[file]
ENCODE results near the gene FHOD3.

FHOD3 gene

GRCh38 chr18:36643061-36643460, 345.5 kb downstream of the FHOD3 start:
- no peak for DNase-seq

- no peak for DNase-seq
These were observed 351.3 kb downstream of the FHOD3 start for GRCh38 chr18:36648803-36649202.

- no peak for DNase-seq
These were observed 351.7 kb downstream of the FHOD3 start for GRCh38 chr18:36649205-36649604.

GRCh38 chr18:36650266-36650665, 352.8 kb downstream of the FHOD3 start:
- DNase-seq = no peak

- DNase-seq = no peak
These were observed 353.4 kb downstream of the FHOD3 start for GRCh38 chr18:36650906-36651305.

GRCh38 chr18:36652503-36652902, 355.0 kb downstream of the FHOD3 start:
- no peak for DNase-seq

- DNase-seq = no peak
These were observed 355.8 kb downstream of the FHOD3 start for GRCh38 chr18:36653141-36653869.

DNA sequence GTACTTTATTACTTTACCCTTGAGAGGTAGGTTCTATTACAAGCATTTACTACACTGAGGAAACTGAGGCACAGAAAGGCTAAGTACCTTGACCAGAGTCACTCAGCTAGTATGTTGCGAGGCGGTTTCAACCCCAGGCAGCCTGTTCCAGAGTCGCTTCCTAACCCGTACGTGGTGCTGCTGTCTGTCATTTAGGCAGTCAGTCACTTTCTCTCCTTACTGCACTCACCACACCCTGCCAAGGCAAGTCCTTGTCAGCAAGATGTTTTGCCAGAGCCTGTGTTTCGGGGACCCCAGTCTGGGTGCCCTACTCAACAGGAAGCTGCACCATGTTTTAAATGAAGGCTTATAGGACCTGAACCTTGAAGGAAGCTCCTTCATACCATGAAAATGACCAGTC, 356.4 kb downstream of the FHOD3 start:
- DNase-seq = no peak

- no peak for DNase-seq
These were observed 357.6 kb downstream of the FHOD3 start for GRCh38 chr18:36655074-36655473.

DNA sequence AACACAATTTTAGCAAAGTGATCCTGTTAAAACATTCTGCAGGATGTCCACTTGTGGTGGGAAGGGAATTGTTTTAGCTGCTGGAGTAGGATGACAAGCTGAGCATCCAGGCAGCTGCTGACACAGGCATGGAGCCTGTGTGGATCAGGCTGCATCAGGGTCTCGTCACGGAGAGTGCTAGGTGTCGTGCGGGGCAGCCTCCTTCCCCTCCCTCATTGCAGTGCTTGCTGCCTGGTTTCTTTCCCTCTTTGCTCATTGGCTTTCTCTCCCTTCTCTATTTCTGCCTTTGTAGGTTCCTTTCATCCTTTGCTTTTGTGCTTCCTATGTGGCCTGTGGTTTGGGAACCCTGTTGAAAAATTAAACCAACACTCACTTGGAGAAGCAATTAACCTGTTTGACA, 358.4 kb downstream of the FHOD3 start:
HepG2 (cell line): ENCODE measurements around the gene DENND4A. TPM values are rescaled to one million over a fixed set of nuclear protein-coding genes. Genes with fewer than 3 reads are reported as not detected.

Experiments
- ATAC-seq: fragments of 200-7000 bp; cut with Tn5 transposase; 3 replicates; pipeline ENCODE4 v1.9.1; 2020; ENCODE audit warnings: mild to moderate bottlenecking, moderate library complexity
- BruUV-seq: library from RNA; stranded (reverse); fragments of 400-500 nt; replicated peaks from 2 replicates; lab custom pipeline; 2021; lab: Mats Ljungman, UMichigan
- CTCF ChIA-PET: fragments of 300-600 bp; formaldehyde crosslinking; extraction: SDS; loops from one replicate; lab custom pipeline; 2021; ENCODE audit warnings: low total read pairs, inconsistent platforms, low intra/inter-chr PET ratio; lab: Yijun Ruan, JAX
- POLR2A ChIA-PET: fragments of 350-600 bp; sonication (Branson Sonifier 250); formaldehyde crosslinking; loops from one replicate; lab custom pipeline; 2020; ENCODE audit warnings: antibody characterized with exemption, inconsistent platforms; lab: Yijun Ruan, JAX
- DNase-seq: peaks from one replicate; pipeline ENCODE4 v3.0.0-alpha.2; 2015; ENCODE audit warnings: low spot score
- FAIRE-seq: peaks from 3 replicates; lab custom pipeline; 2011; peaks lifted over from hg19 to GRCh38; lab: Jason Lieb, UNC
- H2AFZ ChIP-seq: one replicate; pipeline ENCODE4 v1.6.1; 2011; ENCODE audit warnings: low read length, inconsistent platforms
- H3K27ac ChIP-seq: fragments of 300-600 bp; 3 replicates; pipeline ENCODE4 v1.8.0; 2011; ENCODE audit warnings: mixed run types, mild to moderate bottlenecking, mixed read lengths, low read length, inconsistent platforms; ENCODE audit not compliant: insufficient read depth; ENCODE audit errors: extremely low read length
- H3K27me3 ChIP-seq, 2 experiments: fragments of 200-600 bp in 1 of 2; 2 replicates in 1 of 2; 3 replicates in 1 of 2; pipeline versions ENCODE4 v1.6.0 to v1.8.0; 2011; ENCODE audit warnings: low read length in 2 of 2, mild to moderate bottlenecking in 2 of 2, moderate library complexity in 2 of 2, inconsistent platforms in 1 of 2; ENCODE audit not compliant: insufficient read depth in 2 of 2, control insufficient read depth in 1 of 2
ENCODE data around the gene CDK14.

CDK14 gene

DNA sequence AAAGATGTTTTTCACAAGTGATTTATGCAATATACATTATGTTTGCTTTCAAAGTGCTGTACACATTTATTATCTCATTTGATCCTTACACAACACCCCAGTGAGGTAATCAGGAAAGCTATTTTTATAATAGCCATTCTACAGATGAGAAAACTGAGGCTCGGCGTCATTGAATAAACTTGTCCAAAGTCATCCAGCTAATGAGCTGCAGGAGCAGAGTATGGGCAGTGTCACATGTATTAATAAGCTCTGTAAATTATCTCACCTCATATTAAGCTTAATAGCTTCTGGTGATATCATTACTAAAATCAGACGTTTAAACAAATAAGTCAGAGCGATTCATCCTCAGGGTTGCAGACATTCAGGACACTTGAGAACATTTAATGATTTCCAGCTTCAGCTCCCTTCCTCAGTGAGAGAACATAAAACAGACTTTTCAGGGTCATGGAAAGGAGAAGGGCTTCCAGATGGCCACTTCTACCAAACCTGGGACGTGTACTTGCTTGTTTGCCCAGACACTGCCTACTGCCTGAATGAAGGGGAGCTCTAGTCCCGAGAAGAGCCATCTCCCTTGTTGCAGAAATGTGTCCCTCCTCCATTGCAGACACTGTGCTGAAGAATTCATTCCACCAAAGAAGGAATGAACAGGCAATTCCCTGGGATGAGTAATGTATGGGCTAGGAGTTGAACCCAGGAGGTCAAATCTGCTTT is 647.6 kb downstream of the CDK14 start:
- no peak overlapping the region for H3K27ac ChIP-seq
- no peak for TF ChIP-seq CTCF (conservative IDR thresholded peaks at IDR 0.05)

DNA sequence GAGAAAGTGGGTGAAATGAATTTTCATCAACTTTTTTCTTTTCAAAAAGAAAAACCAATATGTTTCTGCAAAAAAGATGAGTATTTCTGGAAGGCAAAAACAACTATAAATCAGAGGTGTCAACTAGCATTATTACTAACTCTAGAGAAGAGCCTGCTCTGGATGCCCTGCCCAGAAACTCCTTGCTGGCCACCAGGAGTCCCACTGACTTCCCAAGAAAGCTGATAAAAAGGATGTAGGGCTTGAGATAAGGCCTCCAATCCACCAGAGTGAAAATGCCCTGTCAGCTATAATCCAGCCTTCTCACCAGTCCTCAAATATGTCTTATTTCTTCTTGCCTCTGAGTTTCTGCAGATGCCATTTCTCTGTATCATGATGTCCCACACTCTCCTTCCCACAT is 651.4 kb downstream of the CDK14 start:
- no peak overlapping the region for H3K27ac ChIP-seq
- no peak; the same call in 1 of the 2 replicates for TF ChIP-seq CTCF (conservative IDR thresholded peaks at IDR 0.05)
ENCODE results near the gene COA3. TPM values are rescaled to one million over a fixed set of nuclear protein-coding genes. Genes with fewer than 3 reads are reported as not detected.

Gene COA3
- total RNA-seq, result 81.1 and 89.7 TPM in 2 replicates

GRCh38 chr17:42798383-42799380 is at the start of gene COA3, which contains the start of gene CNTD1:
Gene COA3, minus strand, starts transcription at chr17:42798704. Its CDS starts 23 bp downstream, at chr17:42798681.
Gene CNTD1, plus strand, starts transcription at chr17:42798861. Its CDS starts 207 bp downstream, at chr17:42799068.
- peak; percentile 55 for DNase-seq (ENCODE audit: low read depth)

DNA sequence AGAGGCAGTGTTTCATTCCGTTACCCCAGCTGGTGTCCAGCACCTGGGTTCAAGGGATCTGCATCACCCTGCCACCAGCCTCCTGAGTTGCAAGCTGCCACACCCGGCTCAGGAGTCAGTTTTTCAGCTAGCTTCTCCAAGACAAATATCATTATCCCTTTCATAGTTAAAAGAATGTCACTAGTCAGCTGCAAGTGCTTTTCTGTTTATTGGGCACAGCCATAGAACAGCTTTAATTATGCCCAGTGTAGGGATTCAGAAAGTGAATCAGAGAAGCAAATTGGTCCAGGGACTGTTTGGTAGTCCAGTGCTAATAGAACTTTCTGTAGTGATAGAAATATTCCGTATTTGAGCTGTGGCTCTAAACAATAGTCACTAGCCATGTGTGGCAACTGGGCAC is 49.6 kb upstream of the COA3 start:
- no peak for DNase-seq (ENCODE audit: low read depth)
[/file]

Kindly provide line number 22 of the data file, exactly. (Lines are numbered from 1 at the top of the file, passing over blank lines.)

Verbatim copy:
HepG2 (cell line): ENCODE measurements around the gene DENND4A. TPM values are rescaled to one million over a fixed set of nuclear protein-coding genes. Genes with fewer than 3 reads are reported as not detected.